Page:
While she says she harbors no ill will about her situation, Makridakis said that she does miss having an on-campus job, partly for its flexibility.

“When I had my on-campus job, I could pretty much decide my schedule,” she said. “If I needed time off and asked them, ‘Hey, I have a lot of work this week, can I lessen my hours this week?’ they’d be pretty lenient with that.”

She also said that though her bosses at Marshalls try to accommodate her student schedule, they still are not as accommodating as an on-campus job would be.

Another benefit of on-campus jobs is that they can provide students with relevant work experience for jobs after college. Asher Tessier (sophomore), for example, is a Media Arts and Culture (MAC) major who works at the library’s Critical Making Studio (CMS) as a member of the video team; he can use all the work that he does for work study in a portfolio when he applies for film-related jobs after college. In addition to his job at the CMS, he also works around three hours a week at the Cooler.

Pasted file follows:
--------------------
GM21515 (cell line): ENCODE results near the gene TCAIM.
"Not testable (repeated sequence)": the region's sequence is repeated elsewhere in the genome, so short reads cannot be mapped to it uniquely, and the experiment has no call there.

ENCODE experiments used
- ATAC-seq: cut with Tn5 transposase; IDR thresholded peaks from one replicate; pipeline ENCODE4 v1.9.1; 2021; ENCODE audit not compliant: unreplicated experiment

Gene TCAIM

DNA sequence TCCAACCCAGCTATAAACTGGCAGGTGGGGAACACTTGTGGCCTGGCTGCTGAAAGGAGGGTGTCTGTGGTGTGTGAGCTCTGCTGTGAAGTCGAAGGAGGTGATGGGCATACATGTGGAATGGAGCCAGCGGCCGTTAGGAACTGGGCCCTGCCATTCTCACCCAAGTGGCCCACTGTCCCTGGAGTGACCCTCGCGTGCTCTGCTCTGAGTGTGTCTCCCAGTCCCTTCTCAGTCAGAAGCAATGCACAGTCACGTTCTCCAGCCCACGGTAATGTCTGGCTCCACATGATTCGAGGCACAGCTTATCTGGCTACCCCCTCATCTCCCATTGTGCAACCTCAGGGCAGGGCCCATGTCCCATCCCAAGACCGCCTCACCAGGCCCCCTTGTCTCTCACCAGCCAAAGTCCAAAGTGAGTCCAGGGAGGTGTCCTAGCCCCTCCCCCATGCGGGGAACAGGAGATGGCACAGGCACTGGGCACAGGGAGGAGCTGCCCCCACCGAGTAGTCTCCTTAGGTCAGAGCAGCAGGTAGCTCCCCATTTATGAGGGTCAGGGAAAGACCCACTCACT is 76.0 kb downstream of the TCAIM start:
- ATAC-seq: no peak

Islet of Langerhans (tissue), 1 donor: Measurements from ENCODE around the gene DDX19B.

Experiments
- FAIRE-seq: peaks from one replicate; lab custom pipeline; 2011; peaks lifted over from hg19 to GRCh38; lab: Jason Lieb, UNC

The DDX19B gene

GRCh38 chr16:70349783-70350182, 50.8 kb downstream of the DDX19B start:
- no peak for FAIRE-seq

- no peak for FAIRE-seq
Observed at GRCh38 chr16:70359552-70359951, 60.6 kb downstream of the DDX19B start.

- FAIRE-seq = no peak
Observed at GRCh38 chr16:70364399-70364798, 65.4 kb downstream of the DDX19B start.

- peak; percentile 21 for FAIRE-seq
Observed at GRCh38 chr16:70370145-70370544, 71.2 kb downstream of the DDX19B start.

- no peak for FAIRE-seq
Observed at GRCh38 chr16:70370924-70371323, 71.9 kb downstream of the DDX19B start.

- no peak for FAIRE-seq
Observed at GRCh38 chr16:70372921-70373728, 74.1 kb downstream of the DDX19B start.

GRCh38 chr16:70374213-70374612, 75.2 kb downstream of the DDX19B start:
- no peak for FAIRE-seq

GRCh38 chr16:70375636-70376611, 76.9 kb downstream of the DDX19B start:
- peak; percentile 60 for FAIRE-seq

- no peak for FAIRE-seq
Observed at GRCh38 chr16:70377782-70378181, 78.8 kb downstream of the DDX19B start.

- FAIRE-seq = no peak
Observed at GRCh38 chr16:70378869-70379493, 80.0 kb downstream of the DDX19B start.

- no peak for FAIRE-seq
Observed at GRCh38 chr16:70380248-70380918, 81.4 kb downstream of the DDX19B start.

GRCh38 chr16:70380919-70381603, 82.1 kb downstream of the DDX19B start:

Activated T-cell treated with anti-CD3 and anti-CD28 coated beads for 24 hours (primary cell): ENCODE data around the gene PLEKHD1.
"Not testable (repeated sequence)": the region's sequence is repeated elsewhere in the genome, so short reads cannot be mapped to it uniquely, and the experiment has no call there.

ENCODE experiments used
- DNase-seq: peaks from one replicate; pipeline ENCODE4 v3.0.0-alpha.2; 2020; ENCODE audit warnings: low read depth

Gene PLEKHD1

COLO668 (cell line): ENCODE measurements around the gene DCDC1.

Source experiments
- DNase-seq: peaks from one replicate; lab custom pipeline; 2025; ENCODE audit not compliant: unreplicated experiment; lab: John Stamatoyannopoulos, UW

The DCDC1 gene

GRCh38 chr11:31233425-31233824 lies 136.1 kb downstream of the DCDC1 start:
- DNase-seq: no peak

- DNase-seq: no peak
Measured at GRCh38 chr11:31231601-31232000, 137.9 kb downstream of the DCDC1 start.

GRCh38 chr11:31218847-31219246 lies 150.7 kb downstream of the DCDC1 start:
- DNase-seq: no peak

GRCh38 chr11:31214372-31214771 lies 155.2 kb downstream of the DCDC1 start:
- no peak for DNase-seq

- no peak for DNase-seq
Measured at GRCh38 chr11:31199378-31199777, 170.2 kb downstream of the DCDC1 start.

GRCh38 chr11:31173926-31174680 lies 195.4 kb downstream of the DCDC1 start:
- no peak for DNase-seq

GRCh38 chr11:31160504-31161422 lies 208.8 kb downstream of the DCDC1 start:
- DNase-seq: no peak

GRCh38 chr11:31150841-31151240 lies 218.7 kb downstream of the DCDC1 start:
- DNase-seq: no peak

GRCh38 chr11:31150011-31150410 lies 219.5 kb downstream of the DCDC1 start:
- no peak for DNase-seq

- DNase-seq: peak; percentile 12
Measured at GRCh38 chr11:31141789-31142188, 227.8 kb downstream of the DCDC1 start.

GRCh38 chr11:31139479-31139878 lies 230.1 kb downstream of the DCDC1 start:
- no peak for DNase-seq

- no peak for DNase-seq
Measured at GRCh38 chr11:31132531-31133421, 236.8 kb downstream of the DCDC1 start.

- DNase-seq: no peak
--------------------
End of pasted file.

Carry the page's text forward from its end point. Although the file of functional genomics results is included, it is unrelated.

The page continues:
“The CMS is very integrated into Oxy culture,” Tessier said. “I’m doing events that Oxy’s putting on, and I get to go to talks … Plus, I get to help students one-on-one, so interacting with them on that level is a lot nicer than, like, handing them ice cream when they’re high.”

In addition to his personal expenses, Tessier said a lot of his earnings from the CMS and the Cooler go toward student loans.

Tessier pays for his Occidental tuition all by himself and even though he values the experience, Tessier said it can be difficult to make enough money from his job on campus. He said that, due to unpredictable scheduling, it is often difficult to work the hours he needs.

“The hours definitely vary, so sometimes I don’t make what I need to make to live as a person, which is hard,” Tessier said. “But, sometimes I do. So I’ve gotten really good at budgeting.”

Although every department budgets differently, the recent increase in L.A.’s minimum wage has had an effect on students’ hours and a department’s willingness to hire.

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All student workers make $12 per hour. Though the hourly minimum wage for the city of Los Angeles is currently only $10.50 per hour, it will increase to $12 July 1, 2018; Human Resources says the premature increase is to give employers more time to adjust their budgets. As the result of the ordinance passed by the City of Los Angeles in 2015, the city minimum wage will continue to increase to $13.25 per hour July 1 of 2019, then to $14.25 per hour on the same date in 2020 and will increase to $15 per hour in 2021. Starting in 2022, the minimum wage will change according to the Consumer Price Index.